A pilot trial of large versus small diameter needles for oocyte retrieval

Lecture Type: Research in Brief

A pilot trial of large versus small diameter needles for oocyte retrieval

Vitaly A Kushnir, MD FACOG

Born in the former Soviet Union, Dr. Kushnir emigrated as a child to the U.S., where the family settled in Salt Lake City, Utah. After college he pursued medical school at the New York Program of Sackler School of Medicine at Tel-Aviv University in Israel. After graduation, he returned to the U.S. for a residency in the Department of Obstetrics, Gynecology and Women's Health at UMDNJ – New Jersey Medical School, where he was a recipient of Resident Research Award. After a 3-year fellowship in Reproductive Endocrinology and Infertility at Emory University in Atlanta, GA, Dr. Kushnir joined the Center for Human Reproduction in July 2012.

Dr. Kushnir is an active member of the American Society of Reproductive Medicine, Society for Gynecologic Investigation and American College of Obstetrics and Gynecology, where he served as Junior Fellow Chair in its New Jersey Section between 2006 and 2008. Dr. Kushnir has been a recipient of numerous research awards, including the Excellence in Research by a Fellow, awarded by Emory University in 2012 for his research in the role of mitochondria in female reproductive aging.

Dr. Kushnir has published numerous peer-reviewed articles and abstracts, with a keen focus on ovarian physiology and aging. In addition to presenting at multiple professional society meetings, Dr. Kushnir has also authored many book chapters on topics in obstetrics and gynecology, as well as reproductive endocrinology and infertility.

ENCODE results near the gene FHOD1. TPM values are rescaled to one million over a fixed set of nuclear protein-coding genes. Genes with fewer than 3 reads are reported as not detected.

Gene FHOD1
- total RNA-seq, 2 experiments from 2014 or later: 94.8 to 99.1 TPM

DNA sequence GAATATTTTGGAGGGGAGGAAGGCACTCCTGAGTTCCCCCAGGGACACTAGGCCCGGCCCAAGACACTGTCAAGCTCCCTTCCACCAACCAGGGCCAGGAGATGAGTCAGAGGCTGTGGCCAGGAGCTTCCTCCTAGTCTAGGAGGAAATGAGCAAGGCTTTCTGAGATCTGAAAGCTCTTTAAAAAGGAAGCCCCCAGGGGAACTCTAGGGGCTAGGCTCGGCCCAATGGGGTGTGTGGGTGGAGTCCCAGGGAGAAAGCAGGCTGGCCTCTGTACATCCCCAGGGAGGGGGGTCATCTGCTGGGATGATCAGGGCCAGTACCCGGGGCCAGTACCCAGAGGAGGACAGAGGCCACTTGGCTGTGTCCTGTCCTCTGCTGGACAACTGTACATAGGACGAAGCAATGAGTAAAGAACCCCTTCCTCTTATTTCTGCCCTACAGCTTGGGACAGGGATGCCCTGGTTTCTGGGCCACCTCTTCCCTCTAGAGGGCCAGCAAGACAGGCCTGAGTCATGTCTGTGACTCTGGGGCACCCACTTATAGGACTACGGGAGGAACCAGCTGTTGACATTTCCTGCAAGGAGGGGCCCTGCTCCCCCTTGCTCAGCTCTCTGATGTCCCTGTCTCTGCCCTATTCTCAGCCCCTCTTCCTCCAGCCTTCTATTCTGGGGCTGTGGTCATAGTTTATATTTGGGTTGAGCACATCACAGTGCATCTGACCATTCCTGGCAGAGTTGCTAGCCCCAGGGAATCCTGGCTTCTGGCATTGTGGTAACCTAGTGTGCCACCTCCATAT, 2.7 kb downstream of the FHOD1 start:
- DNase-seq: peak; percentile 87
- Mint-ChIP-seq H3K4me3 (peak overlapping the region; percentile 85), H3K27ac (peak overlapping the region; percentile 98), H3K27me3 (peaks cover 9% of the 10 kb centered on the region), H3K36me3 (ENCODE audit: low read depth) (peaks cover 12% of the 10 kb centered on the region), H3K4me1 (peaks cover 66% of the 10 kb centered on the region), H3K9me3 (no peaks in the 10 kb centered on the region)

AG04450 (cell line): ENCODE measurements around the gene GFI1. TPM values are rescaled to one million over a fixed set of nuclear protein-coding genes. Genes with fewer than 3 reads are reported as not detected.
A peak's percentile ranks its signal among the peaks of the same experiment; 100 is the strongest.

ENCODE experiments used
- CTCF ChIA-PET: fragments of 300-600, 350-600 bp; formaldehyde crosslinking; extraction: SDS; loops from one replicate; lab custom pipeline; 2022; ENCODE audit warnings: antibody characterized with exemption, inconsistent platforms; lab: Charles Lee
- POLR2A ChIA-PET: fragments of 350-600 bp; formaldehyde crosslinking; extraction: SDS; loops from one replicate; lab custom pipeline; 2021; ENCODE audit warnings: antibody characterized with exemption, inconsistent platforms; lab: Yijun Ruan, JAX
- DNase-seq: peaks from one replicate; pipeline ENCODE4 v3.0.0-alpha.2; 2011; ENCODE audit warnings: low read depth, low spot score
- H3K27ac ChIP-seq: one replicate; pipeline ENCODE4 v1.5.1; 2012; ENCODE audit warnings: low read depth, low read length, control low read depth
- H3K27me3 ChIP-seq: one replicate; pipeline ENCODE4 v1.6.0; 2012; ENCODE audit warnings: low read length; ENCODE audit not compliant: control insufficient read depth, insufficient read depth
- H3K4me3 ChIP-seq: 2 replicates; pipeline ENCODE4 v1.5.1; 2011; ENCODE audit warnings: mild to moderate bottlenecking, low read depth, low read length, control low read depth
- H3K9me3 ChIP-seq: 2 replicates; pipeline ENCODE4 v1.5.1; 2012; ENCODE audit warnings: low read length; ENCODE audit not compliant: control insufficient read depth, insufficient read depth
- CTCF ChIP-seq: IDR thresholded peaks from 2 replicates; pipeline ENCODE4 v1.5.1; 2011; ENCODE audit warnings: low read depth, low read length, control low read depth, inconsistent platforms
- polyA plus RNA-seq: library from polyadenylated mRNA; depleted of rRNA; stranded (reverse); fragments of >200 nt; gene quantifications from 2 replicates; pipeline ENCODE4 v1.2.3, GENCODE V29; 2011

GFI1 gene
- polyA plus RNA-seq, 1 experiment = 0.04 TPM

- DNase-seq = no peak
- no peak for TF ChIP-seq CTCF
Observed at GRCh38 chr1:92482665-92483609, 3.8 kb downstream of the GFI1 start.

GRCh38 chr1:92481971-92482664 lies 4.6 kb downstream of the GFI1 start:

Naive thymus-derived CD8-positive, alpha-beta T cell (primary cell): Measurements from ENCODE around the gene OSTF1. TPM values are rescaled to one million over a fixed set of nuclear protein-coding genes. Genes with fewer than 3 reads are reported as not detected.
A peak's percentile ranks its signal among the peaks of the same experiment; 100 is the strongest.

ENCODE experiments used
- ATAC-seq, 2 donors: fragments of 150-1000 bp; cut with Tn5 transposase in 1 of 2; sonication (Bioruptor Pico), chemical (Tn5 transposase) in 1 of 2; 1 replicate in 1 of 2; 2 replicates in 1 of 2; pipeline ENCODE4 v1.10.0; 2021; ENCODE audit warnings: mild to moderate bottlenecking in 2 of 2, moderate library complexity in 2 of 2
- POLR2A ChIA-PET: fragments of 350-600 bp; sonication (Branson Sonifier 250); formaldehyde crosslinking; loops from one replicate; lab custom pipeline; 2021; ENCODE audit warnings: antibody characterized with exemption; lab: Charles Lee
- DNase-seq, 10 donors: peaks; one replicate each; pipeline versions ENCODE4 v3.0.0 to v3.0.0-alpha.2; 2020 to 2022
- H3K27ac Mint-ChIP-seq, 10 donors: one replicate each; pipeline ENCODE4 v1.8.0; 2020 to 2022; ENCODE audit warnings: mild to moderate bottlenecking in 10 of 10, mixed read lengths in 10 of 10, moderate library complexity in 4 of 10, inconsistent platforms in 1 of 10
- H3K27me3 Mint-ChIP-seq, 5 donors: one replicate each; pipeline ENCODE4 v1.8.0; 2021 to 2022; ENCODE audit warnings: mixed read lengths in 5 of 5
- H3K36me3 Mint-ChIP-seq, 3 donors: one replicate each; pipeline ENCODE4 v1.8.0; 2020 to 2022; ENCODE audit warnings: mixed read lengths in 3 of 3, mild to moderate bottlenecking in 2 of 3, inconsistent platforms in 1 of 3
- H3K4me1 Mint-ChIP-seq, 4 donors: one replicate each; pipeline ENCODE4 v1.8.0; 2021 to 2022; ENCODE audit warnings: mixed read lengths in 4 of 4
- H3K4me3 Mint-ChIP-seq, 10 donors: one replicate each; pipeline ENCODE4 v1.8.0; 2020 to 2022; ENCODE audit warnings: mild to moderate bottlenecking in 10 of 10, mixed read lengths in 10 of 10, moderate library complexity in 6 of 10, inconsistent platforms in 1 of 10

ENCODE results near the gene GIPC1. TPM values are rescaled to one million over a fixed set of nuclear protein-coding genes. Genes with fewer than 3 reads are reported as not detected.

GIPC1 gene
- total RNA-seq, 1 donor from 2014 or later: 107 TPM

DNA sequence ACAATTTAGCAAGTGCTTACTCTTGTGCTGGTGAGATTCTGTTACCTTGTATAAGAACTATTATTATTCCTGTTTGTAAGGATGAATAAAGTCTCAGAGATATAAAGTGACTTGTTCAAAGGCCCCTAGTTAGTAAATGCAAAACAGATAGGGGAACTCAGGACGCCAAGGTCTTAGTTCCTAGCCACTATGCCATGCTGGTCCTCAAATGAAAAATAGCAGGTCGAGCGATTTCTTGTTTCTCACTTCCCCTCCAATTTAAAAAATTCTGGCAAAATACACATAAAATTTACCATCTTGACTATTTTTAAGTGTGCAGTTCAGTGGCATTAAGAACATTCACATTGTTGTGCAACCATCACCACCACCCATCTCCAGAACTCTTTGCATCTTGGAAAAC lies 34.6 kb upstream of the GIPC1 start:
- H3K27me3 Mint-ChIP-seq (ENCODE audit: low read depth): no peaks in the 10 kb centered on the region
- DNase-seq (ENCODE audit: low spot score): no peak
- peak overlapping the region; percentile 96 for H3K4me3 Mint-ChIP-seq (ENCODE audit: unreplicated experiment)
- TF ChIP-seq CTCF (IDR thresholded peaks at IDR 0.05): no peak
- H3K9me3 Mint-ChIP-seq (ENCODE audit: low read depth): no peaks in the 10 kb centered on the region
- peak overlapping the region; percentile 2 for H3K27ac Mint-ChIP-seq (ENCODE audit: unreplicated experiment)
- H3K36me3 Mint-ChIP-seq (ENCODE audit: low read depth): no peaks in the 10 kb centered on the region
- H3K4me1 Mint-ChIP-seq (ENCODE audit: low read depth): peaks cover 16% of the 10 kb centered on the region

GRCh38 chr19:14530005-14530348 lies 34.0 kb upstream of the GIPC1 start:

Dr. Kushnir discusses a research publication in Reproductive Biology & Endocrinology that compares the efficacy of large- versus small-sized needles for egg retrieval. Reprod Biol Endocrinol 2013;11:22.


Background: This study was designed to determine whether small diameter needles for oocyte retrieval alter oocyte yields in patients undergoing IVF in comparison to standard large diameter needles.

Methods: We conducted a prospective pilot study of 21 consecutive favorable prognosis patients. In each patient one ovary was randomly allocated to retrieval with either a 20 G/ 35 mm (thin) or 17 G/ 35 mm (standard) needle, the other ovary was then retrieved with the opposite needle.

Results: The standard diameter needle was used to collect a total of 215 oocytes from 355 aspirated follicles (60.6%) compared to 203 oocytes from 352 aspirated follicles (57.7%) with the thinner needle (p=0.23). Stratifying outcomes by anti-Müllerian hormone (AMH), as indicator of ovarian reserve, and by body mass index (BMI) the oocyte yields, still, did not differ (AMH, r (17)=0.20, p=0.44; BMI, r (17) =0.02, p=0.96). Outcomes also did not vary among women with diminished ovarian reserve (p=0.17) and in women with normal ovarian reserve (p=1.00). Operating time was, however, significantly increased by 3.3 minutes per ovary (z=3.08, p=0.002) with the thinner needle.

Conclusions: Needle diameter does not affect oocyte yield, including in obese patients and patients with diminished ovarian reserve. Thinner needles appear to significantly prolong operating time.

VIDEO: A pilot trial of large versus small diameter needles for oocyte retrieval

Recorded on: Friday, April 26, 2013

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